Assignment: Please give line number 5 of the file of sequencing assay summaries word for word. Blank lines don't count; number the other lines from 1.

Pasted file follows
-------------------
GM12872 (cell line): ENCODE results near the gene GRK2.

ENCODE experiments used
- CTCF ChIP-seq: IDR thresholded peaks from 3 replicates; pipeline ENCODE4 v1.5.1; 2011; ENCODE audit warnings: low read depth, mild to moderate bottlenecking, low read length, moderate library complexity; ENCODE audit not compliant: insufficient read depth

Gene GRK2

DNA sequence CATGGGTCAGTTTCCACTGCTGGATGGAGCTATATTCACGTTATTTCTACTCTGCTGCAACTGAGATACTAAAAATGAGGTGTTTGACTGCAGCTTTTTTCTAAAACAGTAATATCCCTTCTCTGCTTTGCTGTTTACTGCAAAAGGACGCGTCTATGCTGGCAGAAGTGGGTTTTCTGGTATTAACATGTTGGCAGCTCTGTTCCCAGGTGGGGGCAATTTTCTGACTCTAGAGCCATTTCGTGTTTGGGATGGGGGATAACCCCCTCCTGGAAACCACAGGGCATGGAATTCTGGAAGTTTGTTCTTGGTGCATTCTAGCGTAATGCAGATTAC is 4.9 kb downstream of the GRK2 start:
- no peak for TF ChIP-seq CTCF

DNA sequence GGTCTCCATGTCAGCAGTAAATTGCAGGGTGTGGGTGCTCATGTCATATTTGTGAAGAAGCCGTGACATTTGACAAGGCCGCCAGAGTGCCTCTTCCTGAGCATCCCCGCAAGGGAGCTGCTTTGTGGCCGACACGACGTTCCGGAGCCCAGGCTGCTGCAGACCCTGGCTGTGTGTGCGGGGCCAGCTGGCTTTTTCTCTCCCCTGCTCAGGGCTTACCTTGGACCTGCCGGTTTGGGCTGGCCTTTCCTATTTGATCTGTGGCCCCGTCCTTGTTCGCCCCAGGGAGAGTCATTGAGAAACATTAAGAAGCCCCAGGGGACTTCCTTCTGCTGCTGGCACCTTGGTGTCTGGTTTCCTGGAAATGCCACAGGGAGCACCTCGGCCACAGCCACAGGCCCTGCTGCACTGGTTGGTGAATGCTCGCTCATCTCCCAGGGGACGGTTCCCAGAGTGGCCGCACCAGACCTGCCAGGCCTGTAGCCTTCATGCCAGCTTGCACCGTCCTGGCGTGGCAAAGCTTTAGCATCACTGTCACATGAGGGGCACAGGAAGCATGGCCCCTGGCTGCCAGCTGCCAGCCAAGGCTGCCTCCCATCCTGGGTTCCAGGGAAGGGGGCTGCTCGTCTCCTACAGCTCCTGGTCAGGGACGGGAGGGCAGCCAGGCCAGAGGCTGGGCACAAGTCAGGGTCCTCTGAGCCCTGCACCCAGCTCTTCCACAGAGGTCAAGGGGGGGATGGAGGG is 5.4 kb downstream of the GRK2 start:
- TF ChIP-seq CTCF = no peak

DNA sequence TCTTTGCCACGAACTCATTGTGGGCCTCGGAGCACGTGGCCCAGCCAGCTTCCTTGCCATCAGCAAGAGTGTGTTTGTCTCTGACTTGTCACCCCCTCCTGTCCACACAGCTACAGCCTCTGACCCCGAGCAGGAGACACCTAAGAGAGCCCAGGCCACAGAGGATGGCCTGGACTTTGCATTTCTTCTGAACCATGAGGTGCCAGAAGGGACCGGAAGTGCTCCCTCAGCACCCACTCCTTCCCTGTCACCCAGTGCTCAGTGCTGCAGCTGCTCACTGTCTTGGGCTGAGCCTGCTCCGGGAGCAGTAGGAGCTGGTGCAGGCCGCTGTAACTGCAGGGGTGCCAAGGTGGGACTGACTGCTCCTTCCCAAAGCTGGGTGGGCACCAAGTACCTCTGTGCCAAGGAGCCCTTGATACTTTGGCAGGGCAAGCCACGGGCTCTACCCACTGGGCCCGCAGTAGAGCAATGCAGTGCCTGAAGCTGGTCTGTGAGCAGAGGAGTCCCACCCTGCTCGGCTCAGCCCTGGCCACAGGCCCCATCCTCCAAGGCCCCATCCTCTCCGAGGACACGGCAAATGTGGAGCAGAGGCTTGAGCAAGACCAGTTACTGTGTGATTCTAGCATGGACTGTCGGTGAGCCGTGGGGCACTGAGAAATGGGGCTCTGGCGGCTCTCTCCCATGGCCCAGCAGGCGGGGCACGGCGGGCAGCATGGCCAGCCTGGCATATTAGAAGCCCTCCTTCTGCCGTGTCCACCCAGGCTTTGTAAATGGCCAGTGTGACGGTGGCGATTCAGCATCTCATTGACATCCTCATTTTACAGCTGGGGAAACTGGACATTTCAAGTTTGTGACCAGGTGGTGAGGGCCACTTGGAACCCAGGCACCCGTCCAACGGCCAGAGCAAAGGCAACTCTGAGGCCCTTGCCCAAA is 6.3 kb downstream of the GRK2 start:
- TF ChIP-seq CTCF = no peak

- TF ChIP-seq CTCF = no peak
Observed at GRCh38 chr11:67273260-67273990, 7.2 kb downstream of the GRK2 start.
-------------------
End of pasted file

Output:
DNA sequence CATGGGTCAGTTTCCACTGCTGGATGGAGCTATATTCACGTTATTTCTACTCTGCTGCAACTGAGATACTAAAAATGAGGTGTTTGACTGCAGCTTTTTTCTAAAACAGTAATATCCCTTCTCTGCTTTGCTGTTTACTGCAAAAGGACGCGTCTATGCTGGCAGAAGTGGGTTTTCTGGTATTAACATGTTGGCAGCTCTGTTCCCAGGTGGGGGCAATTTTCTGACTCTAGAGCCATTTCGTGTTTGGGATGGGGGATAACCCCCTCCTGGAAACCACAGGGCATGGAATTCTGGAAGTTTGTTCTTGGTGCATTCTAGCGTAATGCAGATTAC is 4.9 kb downstream of the GRK2 start: